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Archive - Oct 27, 2008

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Learning Center opens

Following a dedication by board of directors President Jay McCallum and a few words by Hollingsworth, parents and others were given a chance to explore the new facility.
“I just love it,” said Cedar Creek alumna Emily Adams, whose daughter, Sarah is in pre-k at the school. “My daughter’s having a wonderful time. I plan to keep her at the school through 12th grade.”
Lynda Steed, Cedar Creek development director, said it became apparent more space was needed for an increasing pre-k population, and work on the new facility began about nine months ago.

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Prep gridders on ‘stretch run’

Cedar Creek was the only parish club to win this past weekend, the Cougars ringing up a season-best point total on the way to a 52-20 victory over Bernice.
The Cougars’ previous high-scoring game of the season was a 41-21 win over Monroe St. Frederick.

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State's culture gets spotlight

The event will include exhibitions, workshops and performances, and two of Ruston’s artisans, Dean Dablow, professor emeritus of Louisiana Tech University, and Laura Glen Lawson, a full-time artisan, will be featured from Thursday-Saturday in the World Bazaar
and Marketplace, also in the convention center.
Dablow and Lawson submitted their works for the juried market and were chosen to represent the north Louisiana region, deemed Sportsman’s Paradise.

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Halloween safety is paramount

Whether participating in trick-or-treating or an organized fall festival, safety should be the top priority.
Children’s costumes shouldn’t obstruct their vision or be too bulky or hot. Although temperatures have cooled in recent weeks, Louisiana weather is notoriously unpredictable.
A lightweight cotton costume is the best option for local trick-or-treaters.
All children should trick-or-treat with adult supervision. Parents who are a little wary of going door-to-door should consider some of the organized trick-or-treating events sponsored by community groups.

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Prep gridders on ‘stretch run’

Ruston High will be the only parish club on its own turf, as the Bearcats (5-3, 4-3) will face Shreveport Southwood (0-8, 0-6) in a District 1-5A game starting at 7 p.m.
At the same time, Grambling High (4-4, 1-2) will be at Arcadia (6-2, 2-1) and Cedar Creek (3-5, 2-1) will be at Monroe Ouachita Christian (7-1, 3-0) for District 2-1A meetings beginning at the same time.

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Halloween safety is paramount

All children should trick-or-treat with adult supervision. Parents who are a little wary of going door-to-door should consider some of the organized trick-or-treating events sponsored by community groups.
From 4-5:30 p.m. Friday, children are invited to trick-or-treat in downtown Ruston, where merchants will pass out Halloween candy and host special sales. This annual event is well attended and fills downtown with all kinds of ghosts and goblins. And, since the downtown trick-or-treating is set for the late afternoon, parents won’t have to worry about children being out after dark.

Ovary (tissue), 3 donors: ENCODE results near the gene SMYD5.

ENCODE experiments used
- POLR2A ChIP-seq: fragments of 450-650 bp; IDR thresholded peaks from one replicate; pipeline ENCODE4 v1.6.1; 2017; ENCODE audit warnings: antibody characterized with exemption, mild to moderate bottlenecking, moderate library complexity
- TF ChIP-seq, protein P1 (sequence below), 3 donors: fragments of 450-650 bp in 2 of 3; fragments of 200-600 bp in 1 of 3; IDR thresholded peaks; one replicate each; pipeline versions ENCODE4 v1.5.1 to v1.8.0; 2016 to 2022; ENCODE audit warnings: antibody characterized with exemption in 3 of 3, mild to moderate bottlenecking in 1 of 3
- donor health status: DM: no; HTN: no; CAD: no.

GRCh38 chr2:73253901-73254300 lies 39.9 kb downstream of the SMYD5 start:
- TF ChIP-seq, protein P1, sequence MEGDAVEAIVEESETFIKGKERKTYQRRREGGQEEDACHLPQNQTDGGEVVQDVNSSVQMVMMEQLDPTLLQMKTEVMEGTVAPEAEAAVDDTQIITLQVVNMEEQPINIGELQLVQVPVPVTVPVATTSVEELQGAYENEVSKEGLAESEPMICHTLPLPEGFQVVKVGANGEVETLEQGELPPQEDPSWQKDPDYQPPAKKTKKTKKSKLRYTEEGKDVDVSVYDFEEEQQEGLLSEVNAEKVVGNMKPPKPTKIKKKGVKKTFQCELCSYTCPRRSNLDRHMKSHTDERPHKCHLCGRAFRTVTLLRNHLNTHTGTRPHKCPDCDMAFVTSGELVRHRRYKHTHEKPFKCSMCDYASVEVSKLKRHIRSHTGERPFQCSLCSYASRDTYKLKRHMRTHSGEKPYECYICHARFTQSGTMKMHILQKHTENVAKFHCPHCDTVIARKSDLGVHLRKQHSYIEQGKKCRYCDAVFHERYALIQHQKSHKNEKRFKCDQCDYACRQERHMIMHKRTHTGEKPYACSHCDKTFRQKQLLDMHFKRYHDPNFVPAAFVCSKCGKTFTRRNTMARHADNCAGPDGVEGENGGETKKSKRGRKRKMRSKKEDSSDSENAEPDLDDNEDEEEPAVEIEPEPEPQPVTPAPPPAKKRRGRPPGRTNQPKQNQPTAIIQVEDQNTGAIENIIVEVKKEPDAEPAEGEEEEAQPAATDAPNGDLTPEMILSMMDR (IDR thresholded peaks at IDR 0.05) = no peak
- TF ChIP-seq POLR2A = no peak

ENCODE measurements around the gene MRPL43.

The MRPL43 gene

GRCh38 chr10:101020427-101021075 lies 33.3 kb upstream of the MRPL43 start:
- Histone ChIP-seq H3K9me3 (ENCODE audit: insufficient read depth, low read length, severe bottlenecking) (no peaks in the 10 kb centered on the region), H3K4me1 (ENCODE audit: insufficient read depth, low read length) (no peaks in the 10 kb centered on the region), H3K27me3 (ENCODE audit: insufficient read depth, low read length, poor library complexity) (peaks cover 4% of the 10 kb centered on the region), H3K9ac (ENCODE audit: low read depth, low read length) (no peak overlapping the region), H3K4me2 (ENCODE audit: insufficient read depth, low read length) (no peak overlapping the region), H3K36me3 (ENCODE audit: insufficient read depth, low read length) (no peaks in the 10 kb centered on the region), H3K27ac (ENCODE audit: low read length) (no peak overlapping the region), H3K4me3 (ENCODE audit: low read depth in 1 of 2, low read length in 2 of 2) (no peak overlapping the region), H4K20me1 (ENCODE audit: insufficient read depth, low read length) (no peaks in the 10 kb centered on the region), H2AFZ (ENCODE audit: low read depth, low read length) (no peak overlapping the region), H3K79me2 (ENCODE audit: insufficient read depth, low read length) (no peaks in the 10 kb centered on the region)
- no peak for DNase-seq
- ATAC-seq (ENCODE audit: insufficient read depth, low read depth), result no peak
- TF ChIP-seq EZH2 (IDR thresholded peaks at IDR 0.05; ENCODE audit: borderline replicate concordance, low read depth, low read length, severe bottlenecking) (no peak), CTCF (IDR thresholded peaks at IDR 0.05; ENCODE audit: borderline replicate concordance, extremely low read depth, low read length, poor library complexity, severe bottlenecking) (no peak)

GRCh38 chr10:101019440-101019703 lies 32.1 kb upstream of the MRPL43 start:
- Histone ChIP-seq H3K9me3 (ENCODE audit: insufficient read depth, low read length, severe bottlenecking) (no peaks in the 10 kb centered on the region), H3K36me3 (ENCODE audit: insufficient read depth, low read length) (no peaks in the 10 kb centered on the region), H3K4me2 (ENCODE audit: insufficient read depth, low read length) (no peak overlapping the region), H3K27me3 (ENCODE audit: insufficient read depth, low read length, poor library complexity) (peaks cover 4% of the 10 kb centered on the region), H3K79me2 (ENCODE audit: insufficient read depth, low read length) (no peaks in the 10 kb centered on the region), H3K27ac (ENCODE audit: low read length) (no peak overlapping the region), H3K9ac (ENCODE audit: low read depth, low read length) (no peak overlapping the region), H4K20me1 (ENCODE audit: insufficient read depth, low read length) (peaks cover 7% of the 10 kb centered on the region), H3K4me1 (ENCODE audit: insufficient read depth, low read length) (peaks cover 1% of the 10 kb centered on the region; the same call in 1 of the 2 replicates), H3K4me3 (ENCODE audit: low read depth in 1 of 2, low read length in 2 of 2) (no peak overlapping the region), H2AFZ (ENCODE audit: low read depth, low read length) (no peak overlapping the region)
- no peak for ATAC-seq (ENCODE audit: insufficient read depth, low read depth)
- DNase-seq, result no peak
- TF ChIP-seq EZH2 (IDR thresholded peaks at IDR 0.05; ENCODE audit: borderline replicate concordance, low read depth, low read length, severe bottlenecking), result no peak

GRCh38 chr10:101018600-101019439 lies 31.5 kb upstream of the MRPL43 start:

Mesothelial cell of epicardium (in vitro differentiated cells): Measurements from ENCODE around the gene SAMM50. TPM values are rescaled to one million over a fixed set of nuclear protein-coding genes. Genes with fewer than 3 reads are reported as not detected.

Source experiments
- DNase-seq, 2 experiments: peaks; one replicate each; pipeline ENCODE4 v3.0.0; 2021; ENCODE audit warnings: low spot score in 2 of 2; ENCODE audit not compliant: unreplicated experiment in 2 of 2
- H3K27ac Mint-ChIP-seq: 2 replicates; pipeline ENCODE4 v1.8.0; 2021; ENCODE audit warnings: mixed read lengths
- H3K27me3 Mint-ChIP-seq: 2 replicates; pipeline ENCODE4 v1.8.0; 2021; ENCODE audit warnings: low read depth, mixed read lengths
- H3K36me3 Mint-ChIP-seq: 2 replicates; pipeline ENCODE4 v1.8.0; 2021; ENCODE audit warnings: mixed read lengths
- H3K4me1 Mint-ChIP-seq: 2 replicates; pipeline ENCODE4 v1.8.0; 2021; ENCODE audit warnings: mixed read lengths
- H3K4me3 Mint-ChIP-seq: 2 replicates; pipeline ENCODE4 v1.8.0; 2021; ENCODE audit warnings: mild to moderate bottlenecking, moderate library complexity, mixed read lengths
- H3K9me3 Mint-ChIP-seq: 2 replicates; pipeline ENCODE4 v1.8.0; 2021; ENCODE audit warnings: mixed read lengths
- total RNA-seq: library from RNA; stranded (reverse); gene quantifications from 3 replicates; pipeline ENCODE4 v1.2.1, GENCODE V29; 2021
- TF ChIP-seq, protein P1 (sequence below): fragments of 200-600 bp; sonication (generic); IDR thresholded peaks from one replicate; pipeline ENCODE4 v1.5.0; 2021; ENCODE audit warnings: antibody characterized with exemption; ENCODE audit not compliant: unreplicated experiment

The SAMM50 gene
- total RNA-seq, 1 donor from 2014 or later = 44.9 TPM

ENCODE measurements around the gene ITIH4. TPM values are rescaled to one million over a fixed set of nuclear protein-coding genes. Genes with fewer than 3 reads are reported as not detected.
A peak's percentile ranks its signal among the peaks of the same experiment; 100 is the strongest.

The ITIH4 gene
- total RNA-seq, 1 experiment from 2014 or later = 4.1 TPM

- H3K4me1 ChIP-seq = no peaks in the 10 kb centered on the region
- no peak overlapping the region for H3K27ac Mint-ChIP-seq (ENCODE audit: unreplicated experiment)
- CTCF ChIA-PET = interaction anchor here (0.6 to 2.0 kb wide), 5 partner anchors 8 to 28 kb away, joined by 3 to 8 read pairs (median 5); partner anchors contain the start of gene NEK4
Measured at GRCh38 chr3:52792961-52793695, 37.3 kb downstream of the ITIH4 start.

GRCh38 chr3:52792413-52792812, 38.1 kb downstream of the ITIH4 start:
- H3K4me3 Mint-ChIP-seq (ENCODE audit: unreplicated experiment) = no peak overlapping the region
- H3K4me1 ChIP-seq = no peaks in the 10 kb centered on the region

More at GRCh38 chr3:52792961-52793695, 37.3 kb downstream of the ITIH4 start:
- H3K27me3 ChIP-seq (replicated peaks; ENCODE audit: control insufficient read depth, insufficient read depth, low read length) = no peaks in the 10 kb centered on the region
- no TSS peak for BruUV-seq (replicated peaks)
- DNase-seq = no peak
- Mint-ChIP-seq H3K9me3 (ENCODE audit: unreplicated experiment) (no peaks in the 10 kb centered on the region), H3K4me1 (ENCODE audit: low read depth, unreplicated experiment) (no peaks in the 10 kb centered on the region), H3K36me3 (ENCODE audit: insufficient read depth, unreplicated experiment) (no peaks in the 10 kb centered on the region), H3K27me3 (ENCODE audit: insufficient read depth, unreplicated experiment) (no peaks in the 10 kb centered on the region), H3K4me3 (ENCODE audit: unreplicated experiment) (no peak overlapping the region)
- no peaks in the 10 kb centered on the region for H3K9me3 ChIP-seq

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State's culture gets spotlight

Dablow will display about 30 of his black and white landscape photographs. Dablow said he likes to depict contrasting elements and to infuse irony into his compositions. Lawson creates wire sculpture jewelry utilizing simple tools and cold forging techniques. Both are distinctive artists, and it is apparent by their stylistically appealing products that they have each worked for years at their crafts.

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RHS hopes to ‘cap’ off season with success

Griffin, the younger brother of Bearcats’ wide receiver and kick returner Torrey Griffin, seems to be the “main man” in bringing the cap back to Laird this season. He recalled earlier this year that “I got it about four times in one game. I just want to make sure Coach Laird gets his cap back.”
The routine began back when Laird was the highly successful head coach at Nashville High School in Arkansas.
“I guess it was sometimes in 1992 or 1993,” he remembered. “It has now become more of a habit and reaction, mostly from frustration in the way we’re executing things.”

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Classifieds hold hidden treasures

During the many, many years in the not-so-distant past when I did not have a washer and dryer of my own, a trip to the Laundromat was part of my weekly routine.
As a Louisiana Tech student, I spent many hours and even more quarters at Skip Russell’s washateria on Homer Street. Even today when I pass by and see those washers chugging and dryers tumbling around the clock, I have to smile as I remember lugging my bookbag and my laundry basket in there to settle in for an hour or two.

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Parish will benefit from Amendment 4

The severance of natural resources from an area is a significant process, and one that the state has benefited from hand-over-fist as the price of oil and gas skyrocketed over the past few years.
The state has pulled in large budget surpluses off of that rising cost, fueling big budgets that have actually left the state with some historic surpluses.
However, an artificial cap on how much of the tax revenue generated here in Lincoln Parish can be fed back into the coffers of the parish governing board has not changed to reflect the fact that more and more tax revenue has been generated.

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